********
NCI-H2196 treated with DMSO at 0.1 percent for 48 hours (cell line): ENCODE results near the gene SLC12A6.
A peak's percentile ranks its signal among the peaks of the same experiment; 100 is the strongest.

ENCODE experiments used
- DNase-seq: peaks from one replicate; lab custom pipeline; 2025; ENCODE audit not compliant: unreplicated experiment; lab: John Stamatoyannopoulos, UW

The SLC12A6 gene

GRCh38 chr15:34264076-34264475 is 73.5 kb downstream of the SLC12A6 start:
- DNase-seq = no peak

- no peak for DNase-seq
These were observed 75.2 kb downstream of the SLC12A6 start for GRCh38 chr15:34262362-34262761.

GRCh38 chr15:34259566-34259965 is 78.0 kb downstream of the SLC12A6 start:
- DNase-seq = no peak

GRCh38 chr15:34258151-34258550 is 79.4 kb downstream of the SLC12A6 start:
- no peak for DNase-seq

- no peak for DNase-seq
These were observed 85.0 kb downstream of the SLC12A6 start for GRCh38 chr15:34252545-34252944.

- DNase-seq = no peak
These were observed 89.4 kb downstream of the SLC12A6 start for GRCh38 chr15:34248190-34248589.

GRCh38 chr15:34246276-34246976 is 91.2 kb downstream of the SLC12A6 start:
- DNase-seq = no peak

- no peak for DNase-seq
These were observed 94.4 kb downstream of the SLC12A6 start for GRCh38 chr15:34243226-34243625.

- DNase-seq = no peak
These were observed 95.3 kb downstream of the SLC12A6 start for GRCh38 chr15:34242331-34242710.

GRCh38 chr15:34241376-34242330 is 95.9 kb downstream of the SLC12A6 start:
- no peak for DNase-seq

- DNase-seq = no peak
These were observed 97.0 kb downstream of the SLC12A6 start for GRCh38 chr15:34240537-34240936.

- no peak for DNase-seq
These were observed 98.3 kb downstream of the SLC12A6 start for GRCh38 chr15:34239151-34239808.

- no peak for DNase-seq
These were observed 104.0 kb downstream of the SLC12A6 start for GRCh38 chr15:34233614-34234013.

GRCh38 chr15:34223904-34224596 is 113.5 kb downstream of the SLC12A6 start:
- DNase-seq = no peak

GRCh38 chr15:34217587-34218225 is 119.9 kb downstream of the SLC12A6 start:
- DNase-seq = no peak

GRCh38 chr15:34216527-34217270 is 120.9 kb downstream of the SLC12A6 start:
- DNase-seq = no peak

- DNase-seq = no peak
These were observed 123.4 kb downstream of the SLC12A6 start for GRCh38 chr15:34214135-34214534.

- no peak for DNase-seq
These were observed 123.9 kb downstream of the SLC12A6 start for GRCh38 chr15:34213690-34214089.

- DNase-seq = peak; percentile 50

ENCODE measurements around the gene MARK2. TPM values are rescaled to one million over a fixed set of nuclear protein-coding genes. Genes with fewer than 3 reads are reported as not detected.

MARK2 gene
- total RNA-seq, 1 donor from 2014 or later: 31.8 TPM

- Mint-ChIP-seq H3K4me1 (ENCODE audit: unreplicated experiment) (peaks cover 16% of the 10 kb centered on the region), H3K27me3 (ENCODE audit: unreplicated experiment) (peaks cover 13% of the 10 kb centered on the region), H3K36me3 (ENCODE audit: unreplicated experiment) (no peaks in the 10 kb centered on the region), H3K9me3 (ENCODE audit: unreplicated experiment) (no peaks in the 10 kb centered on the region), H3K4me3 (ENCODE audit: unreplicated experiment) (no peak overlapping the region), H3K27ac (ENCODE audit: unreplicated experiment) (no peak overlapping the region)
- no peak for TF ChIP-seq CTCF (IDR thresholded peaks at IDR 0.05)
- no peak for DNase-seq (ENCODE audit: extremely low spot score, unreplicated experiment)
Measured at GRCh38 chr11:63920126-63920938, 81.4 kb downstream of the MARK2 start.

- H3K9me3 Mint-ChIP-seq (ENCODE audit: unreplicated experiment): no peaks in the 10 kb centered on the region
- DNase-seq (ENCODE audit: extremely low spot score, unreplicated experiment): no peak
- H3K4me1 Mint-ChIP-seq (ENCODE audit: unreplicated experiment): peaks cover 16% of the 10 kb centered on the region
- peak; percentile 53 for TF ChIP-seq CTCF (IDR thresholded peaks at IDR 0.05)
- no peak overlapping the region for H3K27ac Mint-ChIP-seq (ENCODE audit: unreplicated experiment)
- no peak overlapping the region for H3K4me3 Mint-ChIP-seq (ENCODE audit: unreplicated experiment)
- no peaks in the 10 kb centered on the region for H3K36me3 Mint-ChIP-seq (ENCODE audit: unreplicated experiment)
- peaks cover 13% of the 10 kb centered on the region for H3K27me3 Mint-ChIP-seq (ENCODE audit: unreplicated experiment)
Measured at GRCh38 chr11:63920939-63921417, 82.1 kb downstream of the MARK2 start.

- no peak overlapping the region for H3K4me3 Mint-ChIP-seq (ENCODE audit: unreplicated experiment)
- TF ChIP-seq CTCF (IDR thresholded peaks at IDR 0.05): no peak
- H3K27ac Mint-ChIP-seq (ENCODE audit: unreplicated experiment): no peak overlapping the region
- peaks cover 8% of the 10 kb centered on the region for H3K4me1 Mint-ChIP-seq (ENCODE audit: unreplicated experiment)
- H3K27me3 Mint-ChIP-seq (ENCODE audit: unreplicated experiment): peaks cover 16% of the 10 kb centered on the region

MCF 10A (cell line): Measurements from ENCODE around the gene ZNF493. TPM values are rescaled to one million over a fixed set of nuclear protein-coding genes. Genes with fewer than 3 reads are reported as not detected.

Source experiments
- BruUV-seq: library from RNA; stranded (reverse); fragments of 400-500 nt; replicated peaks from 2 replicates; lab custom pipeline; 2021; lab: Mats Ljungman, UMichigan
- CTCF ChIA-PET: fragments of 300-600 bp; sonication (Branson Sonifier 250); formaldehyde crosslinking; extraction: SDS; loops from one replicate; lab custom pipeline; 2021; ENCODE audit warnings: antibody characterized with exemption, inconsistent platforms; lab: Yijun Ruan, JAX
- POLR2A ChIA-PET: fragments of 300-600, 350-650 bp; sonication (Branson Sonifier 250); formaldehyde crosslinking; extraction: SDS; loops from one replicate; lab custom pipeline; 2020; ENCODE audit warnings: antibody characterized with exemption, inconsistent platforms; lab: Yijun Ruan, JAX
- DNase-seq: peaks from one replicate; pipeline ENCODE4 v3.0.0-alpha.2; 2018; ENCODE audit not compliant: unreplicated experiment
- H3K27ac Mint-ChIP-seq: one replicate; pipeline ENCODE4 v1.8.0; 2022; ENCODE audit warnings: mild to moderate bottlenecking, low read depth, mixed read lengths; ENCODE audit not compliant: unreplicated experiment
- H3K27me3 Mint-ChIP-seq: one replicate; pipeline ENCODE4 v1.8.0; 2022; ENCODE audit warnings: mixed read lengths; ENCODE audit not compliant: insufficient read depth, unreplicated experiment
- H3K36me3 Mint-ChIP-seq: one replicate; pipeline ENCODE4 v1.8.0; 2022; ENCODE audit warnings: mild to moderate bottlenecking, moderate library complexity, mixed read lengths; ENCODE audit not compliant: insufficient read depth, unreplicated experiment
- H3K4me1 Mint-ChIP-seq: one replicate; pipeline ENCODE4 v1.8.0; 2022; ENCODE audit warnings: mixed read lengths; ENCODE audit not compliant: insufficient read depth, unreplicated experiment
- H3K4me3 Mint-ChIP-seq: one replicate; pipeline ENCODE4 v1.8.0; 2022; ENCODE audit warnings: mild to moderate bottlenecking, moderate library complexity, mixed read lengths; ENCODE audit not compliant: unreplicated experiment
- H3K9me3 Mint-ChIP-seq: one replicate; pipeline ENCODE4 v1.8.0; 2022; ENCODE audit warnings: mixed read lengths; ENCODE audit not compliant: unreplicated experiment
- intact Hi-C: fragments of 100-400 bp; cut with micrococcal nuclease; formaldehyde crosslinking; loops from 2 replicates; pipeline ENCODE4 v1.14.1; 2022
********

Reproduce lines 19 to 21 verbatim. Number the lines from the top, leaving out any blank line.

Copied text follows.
- DNase-seq = no peak

- no peak for DNase-seq
These were observed 94.4 kb downstream of the SLC12A6 start for GRCh38 chr15:34243226-34243625.